Daily Market Wire 23 June 2022

Lachstock Consulting, June 23, 2022

Strikes on export facilities in Ukraine added to confusion in markets.  they rallied, then mostly closed lower.

  • Chicago wheat July contract up US1.25 cents per bushel to 976.5c/bu;
  • Kansas wheat July contract down 2c/bu to 1039.25c/bu;
  • Minneapolis wheat July contract down 11.75c/bu to 1106c/bu;
  • MATIF wheat September contract down €2/t to €370.50/t;
  • Black Sea wheat July contract down $1.25/t to $400.50/t;
  • Corn July contract up 7.25c/bu to 768c/bu;
  • Soybeans July contract down 28.25c/bu to 1652.75c/bu;
  • Winnipeg canola November 2022 contract down C$41.80/t to $912.10/t;
  • MATIF rapeseed November 2022 contract down €27.25/t to €691.25/t;
  • ASX July 2022 wheat contract down A$11/t to 439/t;
  • ASX Jan 2023 wheat contract down $2/t to $458/t;
  • AUD dollar firmer at US$0.696.



If you ever were to need a reminder about the structure of agricultural futures markets, this is it. Getting capital into our futures contract is a relatively simple process, but getting money out is a completely different proposition. It is a slow, sometimes painful, exercise. Last night saw markets rally on reports that both Bunge and Viterra’s port infrastructure in the port of Mykolaiv suffered damage after Russian rockets hit their infrastructure. Despite this serious news, markets later in the day found selling on renewed talk of an export corridor being established between the Ukraine and Turkey. If we rolled back a month and presented the market with today’s news, a port full of vegoil suffering rocket damage and bursting into flames, the market would have had a very different close.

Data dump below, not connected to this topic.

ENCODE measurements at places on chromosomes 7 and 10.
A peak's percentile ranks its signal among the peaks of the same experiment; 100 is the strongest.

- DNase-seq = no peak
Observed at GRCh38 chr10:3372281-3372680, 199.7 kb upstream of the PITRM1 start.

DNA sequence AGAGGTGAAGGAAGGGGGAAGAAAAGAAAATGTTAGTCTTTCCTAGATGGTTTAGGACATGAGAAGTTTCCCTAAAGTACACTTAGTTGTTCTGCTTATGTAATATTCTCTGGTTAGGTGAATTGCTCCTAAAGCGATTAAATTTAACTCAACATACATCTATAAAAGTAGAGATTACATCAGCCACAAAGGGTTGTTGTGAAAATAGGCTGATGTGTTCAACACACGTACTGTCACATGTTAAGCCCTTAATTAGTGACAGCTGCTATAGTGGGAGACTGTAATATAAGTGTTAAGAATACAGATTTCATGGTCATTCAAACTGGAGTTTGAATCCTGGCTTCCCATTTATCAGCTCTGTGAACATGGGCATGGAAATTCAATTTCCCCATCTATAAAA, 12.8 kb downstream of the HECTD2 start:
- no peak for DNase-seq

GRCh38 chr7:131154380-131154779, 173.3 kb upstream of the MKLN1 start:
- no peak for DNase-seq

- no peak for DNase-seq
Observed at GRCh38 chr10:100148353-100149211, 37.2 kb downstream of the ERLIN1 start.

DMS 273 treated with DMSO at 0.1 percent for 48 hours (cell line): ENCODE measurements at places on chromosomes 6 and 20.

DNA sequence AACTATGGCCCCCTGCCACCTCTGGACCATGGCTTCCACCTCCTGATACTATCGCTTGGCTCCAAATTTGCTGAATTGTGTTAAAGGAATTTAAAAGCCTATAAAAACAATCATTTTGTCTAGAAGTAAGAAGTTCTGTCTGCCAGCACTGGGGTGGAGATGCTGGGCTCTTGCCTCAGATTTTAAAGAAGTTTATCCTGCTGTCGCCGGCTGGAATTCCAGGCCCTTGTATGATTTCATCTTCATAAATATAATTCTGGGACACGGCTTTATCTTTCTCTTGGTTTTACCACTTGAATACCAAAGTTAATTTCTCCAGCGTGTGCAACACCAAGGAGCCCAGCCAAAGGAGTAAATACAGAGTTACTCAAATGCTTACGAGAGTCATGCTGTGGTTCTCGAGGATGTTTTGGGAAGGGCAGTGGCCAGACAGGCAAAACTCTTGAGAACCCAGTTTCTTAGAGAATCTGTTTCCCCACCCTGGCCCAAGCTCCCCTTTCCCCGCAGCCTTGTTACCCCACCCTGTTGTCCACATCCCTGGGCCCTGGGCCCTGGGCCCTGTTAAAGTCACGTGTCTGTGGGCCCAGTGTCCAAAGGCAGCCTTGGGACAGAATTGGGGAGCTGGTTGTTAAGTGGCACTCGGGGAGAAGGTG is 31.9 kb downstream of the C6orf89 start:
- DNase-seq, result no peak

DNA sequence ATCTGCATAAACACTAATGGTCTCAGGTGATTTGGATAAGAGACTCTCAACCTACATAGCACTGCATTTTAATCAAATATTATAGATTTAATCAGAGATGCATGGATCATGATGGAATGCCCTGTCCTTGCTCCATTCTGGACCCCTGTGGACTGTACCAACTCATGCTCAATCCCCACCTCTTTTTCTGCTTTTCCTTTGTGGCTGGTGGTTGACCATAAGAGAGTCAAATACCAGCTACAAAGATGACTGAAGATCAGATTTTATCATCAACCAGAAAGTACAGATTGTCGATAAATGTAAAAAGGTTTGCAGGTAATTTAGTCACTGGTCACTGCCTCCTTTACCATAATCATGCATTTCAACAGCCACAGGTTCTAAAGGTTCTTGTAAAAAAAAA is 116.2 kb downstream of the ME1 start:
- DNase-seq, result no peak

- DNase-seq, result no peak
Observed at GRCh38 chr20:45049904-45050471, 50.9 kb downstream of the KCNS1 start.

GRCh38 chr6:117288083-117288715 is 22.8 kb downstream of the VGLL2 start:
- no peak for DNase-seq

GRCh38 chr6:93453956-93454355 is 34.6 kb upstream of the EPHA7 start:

Row crops are in the heart of the weather hitting zone. Corn conditions slid last week and the crop has had nothing but hot weather and virtually no rainfall since. The 2-week outlook doesn’t provide much in the way of meaningful relief but markets chose to focus on the fact some heat was removed from the very back end of the forecast. Corn is heavily invested but the spec sitting almost record long for this time of year. Unlike wheat, the CFTC report isn’t showing the exit of capital yet. Clearly the short wheat, long corn trade has some passengers.

It is interesting how a capital exit can also create some meaningful dislocations. SRW wheat is now pricing under both Russian and French wheat which is not something that tends to happen for any length of time.

There is more talk around the size of the Indian crop after the close yesterday with many now seeing it as an importer, not providing 10-plus million tonnes to the export market many had a few months ago – once again, bullish if this was presented a few months ago… today… ho hum.



Local markets were quiet post the fun and games offshore. Northern feed markets were nominally $5/t softer this week but volumes are low. Signs that suppliers are catching up on existing contracts while the consumer is relatively comfortable for the moment. A lack of export demand due to full supply chains is also adding some pressure to local values.

Sorghum harvest is finally coming to an end in southern Qld and NNSW after a long and drawn-out couple of months. A run of good weather has allowed ground to dry out and grain to dry down in most areas. Sorghum harvested before the rain delay was largely of excellent quality and high yields. However, roughly one third of the Qld and NSW crop has been downgraded due to sprouting caused by the wet conditions, which will mostly end up in the domestic feed market.

Showers are forecast to develop on Monday over Qld and NSW but are expected to be less than 5mm at this stage.

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